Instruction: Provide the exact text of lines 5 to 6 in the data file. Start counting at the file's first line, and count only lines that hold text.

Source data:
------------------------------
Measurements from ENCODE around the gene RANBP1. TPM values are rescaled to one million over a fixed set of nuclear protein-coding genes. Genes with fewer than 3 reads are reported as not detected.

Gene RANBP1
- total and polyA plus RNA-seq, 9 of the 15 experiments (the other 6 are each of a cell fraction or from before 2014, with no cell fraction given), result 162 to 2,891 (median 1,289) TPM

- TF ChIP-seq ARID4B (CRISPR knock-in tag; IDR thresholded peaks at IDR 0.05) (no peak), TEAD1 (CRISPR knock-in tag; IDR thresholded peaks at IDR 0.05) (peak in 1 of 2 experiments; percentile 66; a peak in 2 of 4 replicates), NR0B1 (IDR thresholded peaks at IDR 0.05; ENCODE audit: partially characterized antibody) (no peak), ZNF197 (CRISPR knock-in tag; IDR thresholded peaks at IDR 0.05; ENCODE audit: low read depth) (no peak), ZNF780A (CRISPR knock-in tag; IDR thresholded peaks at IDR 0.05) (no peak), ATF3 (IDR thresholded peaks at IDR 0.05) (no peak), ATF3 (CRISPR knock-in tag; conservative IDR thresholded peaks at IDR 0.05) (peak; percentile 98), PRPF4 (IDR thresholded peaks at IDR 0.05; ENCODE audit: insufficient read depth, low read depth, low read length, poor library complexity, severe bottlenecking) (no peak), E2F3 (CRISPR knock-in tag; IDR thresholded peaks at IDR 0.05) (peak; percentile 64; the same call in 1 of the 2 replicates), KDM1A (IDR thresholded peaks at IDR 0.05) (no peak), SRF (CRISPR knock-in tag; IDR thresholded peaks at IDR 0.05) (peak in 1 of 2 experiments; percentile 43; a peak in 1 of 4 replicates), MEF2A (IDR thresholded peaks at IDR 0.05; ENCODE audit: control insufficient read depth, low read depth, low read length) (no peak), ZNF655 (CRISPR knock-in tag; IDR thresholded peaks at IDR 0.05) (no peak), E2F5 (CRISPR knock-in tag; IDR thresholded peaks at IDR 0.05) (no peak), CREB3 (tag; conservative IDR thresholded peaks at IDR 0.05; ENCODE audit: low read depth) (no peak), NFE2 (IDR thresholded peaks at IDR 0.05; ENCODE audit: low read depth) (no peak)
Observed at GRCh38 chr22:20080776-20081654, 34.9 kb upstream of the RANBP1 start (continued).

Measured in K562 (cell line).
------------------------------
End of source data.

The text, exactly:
Observed at GRCh38 chr22:20080776-20081654, 34.9 kb upstream of the RANBP1 start (continued).

Measured in K562 (cell line).